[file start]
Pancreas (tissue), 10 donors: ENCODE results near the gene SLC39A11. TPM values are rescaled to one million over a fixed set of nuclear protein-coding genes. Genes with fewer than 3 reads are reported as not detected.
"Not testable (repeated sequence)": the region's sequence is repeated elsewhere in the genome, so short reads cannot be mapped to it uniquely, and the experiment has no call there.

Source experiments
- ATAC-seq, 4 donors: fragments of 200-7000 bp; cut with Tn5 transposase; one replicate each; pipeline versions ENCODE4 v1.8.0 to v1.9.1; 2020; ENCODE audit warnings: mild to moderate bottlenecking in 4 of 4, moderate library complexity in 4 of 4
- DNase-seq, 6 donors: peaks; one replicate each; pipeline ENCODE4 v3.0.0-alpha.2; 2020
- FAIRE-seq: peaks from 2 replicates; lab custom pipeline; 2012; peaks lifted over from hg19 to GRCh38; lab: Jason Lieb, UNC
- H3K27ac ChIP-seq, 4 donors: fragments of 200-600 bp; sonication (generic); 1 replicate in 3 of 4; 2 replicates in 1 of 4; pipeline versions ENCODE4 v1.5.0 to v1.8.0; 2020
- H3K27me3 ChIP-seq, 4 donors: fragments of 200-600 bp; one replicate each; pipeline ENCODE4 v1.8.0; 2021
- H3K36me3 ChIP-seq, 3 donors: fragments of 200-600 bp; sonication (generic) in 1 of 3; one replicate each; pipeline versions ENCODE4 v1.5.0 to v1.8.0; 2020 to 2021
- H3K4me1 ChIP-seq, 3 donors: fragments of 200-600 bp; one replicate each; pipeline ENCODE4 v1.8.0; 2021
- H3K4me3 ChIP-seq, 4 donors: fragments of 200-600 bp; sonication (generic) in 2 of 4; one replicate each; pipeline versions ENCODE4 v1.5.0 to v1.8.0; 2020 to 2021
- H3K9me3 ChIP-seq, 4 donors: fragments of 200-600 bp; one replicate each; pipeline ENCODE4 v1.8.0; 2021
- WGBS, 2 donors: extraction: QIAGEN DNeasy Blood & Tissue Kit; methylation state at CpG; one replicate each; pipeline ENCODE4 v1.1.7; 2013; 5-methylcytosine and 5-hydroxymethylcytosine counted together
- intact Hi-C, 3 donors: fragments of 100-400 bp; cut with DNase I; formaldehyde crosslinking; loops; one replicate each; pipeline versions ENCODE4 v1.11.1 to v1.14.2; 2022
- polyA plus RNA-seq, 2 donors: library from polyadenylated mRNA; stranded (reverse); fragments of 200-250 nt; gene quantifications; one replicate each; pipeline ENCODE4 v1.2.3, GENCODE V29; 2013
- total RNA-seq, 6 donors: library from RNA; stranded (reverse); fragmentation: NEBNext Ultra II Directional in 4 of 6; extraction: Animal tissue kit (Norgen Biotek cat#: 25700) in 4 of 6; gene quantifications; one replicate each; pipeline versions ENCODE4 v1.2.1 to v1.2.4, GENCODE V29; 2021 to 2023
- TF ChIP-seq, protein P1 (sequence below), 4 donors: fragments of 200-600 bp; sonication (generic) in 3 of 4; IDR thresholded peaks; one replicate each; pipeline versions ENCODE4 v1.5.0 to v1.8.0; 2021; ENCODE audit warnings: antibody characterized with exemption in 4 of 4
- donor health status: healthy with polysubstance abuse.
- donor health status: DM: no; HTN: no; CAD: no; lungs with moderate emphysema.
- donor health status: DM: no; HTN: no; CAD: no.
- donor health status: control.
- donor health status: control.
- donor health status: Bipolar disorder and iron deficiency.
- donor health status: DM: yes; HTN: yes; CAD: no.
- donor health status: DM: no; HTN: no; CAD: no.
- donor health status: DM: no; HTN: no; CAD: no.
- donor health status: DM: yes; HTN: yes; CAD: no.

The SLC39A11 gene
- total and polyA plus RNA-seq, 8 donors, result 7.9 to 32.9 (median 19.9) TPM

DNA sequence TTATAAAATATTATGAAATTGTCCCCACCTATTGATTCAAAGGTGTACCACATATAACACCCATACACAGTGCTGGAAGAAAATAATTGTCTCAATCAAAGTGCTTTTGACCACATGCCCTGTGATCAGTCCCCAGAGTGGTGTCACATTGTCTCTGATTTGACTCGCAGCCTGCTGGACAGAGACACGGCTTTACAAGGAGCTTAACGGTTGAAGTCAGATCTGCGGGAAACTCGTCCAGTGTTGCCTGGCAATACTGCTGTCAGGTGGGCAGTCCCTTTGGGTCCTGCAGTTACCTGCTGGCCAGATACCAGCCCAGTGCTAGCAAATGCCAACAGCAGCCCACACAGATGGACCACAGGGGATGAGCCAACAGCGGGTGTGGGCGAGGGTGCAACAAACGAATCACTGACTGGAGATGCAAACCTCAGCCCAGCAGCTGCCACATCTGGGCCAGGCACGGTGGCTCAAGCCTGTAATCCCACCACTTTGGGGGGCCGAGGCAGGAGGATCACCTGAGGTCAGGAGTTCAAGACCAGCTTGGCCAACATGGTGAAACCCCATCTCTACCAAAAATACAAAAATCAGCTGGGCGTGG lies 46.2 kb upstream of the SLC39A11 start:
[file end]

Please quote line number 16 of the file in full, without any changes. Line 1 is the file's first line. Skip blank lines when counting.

- total RNA-seq, 6 donors: library from RNA; stranded (reverse); fragmentation: NEBNext Ultra II Directional in 4 of 6; extraction: Animal tissue kit (Norgen Biotek cat#: 25700) in 4 of 6; gene quantifications; one replicate each; pipeline versions ENCODE4 v1.2.1 to v1.2.4, GENCODE V29; 2021 to 2023